Materials and Methods
This research was conducted in accordance with the European Union standards for the care and use of laboratory animals and approved by the Nord/Pas-de-Calais Ethical Committee CEEA N°75 (authorization n° O535.02). Thy1-aSYN mice (on a C57Bl6/DBA2 background) were provided by Pr. Marie-Françoise Chesselet (University of California Los Angeles, CA, United states) with the agreement of Prof. Eliezer Masliah (University of California San Diego, CA, United States) and a colony was established in Lille animal facility by breeding transgenic females with WT males (Charles Rivers). Animals were genotyped by PCR from tail DNA samples. Thy1-aSYN and WT littermates male mice were used in the study. Animals were maintained in standard animal cages under specific pathogen-free conditions (12/12 h light/dark cycle; 22°C; grouped housed), with ad libitum access to water and standard laboratory chow (RM1A; 14.8 MJ/kg; Special Diets Services). Body weights were measured for different animals housed in our colony, including but not limited to those euthanized for further analyses, at weaning (WT: n = 17, Thy1-aSYN: n = 17), 2 months (WT: n = 17, Thy1-aSYN: n = 17), 3 months (WT: n = 27, Thy1-aSYN: n = 25), 6 months (WT: n = 33, Thy1-aSYN: n = 29), 9 months (WT: n = 10, Thy1-aSYN: n = 9) and 12 months (WT: n = 10, Thy1-aSYN: n = 7) of age. Further behavioral and metabolic characterizations were performed on 6-month-old animals (WT: n = 22, Thy1-aSYN: n = 19) or 3-month-old animals (WT: n = 16, Thy1-aSYN: n = 13). Beam test was performed on 6-month-old animals and lasted 3 days, as described below. The following week, metabolic analyses were carried out using metabolic cages (see below) and glucose tolerance and insulin sensitivity tests were performed (see below). The body compositions were assessed on 12 WT and 10 Thy1-aSYN 6-month-old mice. For blood and plasma analyses, mice were fasted during 6 h before being euthanized. Trunk blood samples were gathered in heparinized tubes and centrifuged at 425 g for 10 min at 4°C. Plasma supernatant was aliquoted and stored at -70°C until assayed. Brains were rapidly removed, hypothalamus dissected out at 4°C and stored at -70°C until use. Inguinal and gluteal adipose tissue were weighted as subcutaneous adipose tissue. The same experimenter dissected all samples for consistency.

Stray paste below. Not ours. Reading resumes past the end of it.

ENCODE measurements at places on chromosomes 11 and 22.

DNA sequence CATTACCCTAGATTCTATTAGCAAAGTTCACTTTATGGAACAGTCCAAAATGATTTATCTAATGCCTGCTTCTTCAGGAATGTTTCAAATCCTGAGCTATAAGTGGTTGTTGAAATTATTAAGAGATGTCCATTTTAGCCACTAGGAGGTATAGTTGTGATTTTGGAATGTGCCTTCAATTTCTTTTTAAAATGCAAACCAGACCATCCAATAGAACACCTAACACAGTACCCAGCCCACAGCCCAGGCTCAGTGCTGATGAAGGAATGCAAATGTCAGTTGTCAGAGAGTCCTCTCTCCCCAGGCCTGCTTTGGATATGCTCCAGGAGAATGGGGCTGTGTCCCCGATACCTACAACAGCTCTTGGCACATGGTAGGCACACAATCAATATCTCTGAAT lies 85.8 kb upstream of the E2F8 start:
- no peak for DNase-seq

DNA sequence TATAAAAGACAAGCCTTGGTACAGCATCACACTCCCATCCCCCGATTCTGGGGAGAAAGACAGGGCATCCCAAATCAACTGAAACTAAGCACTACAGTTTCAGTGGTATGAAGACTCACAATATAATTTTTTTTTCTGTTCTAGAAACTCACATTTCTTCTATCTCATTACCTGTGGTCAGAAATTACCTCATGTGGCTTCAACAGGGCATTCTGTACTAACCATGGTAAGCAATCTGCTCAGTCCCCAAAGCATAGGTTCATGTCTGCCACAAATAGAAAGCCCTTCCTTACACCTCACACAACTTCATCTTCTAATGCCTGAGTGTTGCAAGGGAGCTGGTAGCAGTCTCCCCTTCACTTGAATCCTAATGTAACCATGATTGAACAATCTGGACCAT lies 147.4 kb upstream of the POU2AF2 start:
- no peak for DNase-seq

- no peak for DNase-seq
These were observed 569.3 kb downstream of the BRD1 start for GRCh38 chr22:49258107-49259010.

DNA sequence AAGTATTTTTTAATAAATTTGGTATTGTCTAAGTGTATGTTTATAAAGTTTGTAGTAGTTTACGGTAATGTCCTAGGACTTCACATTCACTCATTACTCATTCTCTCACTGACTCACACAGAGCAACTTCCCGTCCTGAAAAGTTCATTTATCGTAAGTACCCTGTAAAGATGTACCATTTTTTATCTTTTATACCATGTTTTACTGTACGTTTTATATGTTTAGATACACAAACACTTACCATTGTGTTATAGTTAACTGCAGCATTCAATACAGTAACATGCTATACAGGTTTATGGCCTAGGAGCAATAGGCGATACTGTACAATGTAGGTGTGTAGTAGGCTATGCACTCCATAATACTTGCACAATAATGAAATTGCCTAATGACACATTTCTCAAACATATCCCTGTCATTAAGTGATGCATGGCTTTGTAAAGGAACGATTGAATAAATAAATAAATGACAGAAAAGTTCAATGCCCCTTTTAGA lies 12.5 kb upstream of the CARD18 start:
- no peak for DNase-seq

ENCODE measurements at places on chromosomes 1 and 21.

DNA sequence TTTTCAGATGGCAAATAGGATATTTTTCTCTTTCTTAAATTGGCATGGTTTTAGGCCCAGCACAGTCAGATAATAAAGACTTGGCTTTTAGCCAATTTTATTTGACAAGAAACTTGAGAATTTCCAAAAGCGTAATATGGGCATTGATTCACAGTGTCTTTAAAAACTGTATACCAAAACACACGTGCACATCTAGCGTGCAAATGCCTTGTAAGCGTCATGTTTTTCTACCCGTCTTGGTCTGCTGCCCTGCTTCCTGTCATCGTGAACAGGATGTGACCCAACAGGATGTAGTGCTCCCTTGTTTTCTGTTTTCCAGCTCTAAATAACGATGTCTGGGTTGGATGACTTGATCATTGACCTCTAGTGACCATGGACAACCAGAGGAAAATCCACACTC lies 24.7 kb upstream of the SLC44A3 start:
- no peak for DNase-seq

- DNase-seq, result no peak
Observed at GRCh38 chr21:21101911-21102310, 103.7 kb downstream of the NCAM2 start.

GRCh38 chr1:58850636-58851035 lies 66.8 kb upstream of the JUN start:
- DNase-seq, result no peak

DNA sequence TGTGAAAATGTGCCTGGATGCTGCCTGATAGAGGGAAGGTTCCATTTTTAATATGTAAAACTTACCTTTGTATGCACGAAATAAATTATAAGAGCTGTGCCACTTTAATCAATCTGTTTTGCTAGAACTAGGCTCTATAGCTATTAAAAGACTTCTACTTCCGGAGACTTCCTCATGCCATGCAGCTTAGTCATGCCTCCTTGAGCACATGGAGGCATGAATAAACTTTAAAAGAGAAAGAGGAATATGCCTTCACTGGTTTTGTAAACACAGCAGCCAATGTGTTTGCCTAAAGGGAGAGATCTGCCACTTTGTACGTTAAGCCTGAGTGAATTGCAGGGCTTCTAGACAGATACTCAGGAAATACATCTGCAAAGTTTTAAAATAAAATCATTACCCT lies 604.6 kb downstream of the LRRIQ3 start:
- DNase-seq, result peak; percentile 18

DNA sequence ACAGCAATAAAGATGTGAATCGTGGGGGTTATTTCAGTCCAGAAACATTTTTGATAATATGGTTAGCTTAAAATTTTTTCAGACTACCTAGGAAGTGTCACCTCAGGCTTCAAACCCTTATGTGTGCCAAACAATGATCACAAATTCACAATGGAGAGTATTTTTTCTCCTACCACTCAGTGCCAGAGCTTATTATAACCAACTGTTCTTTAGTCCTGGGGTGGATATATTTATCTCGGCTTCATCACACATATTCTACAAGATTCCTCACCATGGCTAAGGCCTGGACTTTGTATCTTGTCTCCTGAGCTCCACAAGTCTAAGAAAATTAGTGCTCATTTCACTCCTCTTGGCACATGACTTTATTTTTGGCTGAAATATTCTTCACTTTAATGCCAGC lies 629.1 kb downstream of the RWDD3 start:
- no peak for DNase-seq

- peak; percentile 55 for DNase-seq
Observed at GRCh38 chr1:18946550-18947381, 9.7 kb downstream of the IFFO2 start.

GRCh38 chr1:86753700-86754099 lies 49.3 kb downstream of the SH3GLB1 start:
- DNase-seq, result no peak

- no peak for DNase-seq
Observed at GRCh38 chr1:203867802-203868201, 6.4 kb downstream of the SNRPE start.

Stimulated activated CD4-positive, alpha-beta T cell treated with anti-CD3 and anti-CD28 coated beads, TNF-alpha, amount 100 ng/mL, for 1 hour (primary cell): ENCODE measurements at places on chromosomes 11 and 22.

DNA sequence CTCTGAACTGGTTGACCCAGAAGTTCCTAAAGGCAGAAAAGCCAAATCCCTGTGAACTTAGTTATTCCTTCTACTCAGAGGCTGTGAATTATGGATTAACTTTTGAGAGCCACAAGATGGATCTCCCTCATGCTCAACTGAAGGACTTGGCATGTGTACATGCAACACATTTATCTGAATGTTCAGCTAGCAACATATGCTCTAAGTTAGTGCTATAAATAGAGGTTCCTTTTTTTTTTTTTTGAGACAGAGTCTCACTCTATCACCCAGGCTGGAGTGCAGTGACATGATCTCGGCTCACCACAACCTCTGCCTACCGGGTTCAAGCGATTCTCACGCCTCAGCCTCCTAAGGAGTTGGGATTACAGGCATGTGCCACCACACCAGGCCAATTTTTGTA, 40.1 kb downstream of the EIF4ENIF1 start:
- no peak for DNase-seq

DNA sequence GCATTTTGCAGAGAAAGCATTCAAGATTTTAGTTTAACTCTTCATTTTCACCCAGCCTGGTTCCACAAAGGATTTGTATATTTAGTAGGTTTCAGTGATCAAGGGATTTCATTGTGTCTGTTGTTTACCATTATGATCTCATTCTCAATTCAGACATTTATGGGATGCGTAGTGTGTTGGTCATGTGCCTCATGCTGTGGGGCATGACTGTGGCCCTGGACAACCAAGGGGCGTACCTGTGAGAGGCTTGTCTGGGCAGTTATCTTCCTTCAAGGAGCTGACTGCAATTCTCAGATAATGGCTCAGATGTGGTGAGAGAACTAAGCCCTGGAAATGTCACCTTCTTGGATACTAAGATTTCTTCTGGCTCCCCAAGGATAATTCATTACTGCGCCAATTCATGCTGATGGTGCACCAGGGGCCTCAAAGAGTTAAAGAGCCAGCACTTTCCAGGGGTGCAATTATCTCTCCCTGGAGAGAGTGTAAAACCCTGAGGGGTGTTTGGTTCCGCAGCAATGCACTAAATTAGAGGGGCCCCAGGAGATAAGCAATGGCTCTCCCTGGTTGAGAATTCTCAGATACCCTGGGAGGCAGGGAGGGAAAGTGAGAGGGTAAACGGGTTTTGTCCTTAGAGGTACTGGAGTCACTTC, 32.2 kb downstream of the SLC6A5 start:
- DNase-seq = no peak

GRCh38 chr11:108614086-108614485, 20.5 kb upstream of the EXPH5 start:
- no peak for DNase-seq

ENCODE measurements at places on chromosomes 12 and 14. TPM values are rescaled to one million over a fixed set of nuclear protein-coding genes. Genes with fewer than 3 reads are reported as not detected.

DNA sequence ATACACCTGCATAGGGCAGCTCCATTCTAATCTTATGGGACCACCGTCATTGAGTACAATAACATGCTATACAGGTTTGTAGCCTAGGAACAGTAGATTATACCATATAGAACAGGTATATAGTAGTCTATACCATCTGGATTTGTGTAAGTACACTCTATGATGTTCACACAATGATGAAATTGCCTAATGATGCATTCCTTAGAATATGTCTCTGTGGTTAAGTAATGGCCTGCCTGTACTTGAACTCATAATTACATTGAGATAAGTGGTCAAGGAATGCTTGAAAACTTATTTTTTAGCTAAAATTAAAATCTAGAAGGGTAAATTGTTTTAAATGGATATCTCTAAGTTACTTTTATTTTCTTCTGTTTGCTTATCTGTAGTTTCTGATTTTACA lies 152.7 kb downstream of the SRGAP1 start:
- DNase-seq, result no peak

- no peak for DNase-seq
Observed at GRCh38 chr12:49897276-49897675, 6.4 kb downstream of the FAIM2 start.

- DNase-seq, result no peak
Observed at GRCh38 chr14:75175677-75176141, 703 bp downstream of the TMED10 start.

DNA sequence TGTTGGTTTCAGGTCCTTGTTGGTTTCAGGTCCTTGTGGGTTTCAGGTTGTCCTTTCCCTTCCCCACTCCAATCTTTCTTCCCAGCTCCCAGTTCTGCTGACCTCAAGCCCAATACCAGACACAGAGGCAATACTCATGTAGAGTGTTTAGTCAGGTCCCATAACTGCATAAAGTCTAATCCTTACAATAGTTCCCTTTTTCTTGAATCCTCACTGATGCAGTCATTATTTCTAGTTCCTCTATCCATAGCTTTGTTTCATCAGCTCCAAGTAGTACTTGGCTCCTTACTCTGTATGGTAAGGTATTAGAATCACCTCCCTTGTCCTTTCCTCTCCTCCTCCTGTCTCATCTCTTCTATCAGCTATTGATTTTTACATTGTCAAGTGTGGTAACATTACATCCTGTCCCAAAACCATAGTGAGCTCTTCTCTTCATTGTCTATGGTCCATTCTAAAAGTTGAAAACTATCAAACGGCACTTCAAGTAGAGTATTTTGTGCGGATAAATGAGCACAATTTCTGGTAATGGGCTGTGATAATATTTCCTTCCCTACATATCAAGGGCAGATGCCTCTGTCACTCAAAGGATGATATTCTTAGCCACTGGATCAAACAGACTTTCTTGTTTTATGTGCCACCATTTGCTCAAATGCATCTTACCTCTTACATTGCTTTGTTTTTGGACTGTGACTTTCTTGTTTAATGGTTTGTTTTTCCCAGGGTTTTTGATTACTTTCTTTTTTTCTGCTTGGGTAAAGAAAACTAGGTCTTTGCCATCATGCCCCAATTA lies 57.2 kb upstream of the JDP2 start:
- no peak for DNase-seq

Challenging Beam Traversal Test
Motor performance and coordination were measured using a challenging beam traversal procedure (Fleming et al., 2013). Briefly, animals were trained for 2 days in the afternoon to traverse the length of a beam toward their home cage. On the third day, a mesh grid (1 cm squares) was positioned 1 cm above the beam. Mice were then videotaped for a total of five trials. An experimenter blind to genotype watched and rated the videotapes for errors, number of steps made by each animal, and time to traverse for all five trials. An error was counted when, during a forward movement, a limb slipped through the grid and was visible between the grid and the beam surface (Fleming et al., 2013).
Body composition was determined using an “in vivo Micro-CT Scanner for Small Lab Animals” (LaTheta LCT-100, Hitachi Aloka Medical Ltd.). Mice were anesthetized by intraperitoneal injection of ketamine (100 mg/kg) and xylazine (20 mg/kg) mix and about 60 CT slices per mouse were made at 500 μm intervals between shoulders and posterior legs. Slices were analyzed by Aloka software for fat (visceral and subcutaneous) mass, lean mass, and for bone mineral density in the spinal cord. The fat ratio was calculated by the following formula: total fat mass/(total fat mass + lean mass) × 100.